The automated control agent 310 can also utilize the machine learning data source 318 that can be comprised of data such as, for example, information about an information owner's access control relative to specific data, information about the information owner's desires with regard to access of certain data based on the owner's location and/or time of day, and/or any other type of forecasting of the owner's preferences with regard to access controls. One skilled in the art will appreciate that machine learning techniques can be applied to the information owner's activities with regard to access as well as the information owner's preferences of content privacy with regard to access. Because the automated control agent 310 provides great flexibility in constructing an access policy for the information access control component 302, additional data can also be utilized as represented by the other data source 320. Thus, if relevant, even weather, current news, and other environmental information along with business strategy changes, price fluctuations and the like, can be incorporated into the present invention.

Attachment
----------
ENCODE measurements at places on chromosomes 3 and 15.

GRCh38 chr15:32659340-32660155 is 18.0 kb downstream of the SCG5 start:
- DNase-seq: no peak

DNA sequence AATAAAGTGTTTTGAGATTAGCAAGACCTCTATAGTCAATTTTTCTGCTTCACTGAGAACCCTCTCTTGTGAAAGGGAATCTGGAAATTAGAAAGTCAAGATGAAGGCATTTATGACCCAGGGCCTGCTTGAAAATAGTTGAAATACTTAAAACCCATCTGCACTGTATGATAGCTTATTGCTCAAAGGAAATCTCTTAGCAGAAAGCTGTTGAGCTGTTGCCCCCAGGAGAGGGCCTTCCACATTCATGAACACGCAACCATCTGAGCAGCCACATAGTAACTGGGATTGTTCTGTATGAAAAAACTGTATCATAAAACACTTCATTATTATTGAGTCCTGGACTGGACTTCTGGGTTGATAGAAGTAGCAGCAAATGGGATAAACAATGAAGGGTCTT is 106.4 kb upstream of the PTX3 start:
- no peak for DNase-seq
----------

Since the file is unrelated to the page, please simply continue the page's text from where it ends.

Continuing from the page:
Traditionally, sharing and approaches to allow access to documents and other data has been an “all-or-nothing” approach which is often too constraining. Fear is often cited as the main reason for not wanting to share data. Some of these fears include political manipulation, increased information overload, no control over the spread of information, uncertainty of the origin of data, possible harm from dissemination of data, risk of obligating oneself, adverse effect on recipient, loss of status or prestige (embarrassing), loss of credit for work done, unethical or inappropriate, and/or loss of access to future information and the like. Thus, users typically have an urgent need to be assured that they can maintain control over the who, what, when, and where of their data access. Overcoming these fears and permitting a level of sharing can yield great benefits, especially when working with collaborators to perform a given task or project. Despite these benefits, typical access control logic provides very poor choices and extremely time consuming and difficult control implementations. The present invention, however, provides expressive and usable controls for accessing data.